Whilst identifying the problem can be half the battle sometimes, it is important that we do not rest simply because we have an understanding of what the problem is. Take steps to address the issue. This will naturally vary depending on the situation but most people will find relatively easy solutions to issues that are getting to them. For the most part this will involve some form of communication with someone else, whether a loved one, superior at work, colleague, or doctor. Once you know what you have to do, take action!


Checking in with yourself – Making sure you’re in the good place.

Whilst what I have written here focuses mostly on mental problems, once you get the hang of doing a couple of self-check ins it is worth adding a little more to the process. Namely, how any of your current goals are progressing. This one can be important to ensure we are moving forward with our lives. Often we set ourselves goals (such as New Year’s resolutions which you can read about here) but fail to properly follow them up. Take the opportunity during a self-check in to look at your goals, what progress you have made, and most importantly if you need to change any of them. There is nothing wrong with having to make a change to your goal in order to keep it either relevant or possible. Without this change, you might fail to meet the goal altogether.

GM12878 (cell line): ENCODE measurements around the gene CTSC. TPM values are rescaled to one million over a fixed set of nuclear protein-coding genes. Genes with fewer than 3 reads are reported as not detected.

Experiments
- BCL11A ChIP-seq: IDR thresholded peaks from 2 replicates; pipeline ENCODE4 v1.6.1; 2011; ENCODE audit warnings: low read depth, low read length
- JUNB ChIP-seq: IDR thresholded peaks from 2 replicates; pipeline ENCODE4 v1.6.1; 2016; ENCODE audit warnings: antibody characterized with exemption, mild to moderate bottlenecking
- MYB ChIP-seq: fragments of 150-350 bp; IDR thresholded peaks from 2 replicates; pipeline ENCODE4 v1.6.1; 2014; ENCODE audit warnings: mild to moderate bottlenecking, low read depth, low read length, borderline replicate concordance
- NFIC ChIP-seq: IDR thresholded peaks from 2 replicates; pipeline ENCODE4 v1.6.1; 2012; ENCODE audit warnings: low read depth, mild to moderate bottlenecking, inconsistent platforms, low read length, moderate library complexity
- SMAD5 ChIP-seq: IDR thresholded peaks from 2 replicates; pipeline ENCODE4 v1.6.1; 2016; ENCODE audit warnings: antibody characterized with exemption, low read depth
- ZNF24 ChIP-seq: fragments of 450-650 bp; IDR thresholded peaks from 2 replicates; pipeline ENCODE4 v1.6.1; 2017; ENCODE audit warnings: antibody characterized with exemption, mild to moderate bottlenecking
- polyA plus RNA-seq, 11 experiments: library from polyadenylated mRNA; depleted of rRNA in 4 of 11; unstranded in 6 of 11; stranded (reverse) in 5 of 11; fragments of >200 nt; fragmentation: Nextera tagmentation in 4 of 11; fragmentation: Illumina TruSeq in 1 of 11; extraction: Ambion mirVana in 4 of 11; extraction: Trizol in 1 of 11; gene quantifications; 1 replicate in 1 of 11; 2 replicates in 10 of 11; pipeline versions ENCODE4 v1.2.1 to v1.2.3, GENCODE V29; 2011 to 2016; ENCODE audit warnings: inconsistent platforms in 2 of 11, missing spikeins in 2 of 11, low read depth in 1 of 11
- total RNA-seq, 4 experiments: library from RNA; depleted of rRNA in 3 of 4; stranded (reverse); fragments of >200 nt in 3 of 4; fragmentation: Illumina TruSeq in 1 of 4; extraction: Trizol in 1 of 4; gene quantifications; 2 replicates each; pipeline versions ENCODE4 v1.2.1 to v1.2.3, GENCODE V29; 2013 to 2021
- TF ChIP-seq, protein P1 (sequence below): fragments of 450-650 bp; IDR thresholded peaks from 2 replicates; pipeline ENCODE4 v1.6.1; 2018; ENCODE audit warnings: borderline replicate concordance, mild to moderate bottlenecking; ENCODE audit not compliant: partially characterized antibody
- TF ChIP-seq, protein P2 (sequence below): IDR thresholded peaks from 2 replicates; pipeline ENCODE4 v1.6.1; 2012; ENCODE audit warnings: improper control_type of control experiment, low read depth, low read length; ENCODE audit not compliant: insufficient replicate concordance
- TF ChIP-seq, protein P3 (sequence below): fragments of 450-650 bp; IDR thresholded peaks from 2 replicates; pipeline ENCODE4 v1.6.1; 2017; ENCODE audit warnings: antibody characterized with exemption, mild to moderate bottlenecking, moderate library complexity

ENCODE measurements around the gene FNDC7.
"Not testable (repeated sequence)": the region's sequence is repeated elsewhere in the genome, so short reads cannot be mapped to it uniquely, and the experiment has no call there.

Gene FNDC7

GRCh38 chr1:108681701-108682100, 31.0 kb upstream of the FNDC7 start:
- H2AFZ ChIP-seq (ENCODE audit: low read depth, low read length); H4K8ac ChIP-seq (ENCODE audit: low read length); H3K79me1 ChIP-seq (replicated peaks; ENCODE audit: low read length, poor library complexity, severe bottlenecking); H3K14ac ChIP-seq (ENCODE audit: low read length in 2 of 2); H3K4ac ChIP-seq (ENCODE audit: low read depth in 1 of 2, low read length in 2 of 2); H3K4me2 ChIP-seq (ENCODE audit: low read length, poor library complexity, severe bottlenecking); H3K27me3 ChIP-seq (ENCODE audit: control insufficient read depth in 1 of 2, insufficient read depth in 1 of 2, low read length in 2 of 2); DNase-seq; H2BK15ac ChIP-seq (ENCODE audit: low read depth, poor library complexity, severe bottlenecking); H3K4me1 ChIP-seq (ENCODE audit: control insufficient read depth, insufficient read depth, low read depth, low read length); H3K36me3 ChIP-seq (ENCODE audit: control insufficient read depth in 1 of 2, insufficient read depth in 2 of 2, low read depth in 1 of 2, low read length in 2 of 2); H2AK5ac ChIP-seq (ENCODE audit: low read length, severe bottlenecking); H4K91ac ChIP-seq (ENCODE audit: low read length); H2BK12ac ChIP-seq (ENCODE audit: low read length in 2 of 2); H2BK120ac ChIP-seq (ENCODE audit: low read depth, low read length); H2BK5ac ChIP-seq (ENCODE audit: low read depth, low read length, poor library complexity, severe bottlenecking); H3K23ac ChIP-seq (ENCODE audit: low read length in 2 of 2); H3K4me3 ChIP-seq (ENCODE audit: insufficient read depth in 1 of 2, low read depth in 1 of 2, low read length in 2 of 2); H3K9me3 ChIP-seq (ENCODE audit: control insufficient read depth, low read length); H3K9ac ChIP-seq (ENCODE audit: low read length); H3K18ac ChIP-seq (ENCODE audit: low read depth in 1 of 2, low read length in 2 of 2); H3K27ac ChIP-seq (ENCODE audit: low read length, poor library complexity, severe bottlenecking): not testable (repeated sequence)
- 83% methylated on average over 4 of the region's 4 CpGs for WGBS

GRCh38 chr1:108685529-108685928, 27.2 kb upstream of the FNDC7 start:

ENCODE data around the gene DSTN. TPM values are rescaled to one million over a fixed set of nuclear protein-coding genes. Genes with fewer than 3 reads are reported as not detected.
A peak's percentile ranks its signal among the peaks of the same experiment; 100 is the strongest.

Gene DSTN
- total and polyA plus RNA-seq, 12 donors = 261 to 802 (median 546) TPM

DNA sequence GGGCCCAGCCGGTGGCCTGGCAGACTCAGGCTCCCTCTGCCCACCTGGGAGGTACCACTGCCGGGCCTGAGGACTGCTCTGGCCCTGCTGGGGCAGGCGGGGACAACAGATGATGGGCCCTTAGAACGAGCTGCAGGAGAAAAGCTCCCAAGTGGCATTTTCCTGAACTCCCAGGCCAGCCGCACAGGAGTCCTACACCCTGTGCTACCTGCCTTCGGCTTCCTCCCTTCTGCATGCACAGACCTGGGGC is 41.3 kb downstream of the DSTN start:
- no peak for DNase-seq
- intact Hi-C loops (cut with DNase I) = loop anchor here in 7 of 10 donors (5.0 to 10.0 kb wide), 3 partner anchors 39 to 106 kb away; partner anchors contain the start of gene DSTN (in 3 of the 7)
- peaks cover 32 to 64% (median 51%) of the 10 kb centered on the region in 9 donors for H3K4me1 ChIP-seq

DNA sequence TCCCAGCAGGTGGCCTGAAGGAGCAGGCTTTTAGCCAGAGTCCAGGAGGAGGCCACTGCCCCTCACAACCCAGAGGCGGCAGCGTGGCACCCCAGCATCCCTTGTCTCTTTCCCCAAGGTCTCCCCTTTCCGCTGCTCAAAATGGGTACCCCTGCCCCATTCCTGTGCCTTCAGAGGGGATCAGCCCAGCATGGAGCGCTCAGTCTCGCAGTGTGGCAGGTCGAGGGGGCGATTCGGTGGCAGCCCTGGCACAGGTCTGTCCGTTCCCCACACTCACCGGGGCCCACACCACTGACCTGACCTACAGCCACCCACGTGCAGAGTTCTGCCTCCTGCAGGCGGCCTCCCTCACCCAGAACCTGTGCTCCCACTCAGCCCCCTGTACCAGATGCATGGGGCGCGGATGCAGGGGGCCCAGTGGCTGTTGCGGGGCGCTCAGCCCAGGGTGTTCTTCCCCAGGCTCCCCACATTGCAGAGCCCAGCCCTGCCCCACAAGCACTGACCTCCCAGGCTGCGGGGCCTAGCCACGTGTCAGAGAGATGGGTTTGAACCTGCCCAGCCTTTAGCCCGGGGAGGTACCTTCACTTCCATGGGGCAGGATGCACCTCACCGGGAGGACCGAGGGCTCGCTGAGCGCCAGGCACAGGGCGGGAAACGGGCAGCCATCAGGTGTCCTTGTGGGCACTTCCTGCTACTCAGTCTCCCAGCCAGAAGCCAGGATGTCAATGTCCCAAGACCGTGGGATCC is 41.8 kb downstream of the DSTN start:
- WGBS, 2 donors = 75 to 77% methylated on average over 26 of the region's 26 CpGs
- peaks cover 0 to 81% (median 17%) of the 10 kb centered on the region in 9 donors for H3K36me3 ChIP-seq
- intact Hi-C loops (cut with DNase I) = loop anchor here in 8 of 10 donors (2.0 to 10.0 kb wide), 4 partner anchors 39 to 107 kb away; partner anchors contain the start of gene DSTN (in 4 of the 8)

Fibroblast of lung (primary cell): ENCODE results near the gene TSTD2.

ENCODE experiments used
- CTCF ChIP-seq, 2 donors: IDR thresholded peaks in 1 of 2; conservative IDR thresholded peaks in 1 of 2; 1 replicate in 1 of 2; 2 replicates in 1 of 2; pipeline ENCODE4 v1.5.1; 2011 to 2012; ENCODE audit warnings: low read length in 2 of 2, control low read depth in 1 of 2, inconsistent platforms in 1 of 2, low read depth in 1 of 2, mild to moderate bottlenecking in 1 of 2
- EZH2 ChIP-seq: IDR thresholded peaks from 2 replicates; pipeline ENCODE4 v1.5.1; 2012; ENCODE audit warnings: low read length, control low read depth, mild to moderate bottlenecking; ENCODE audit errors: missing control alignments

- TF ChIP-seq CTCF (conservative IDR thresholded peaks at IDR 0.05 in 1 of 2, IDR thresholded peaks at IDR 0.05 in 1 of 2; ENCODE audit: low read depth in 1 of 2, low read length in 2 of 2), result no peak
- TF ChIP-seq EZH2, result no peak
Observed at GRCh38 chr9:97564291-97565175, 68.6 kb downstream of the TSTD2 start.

I hope you all find this helpful. I will write more on the subject as time goes on as making sure you are right within yourself is something I feel strongly about. Have you ever come across something like a self-check in before? What are your experiences with them? Let me know in the comments below.

Thanks for reading,

Michael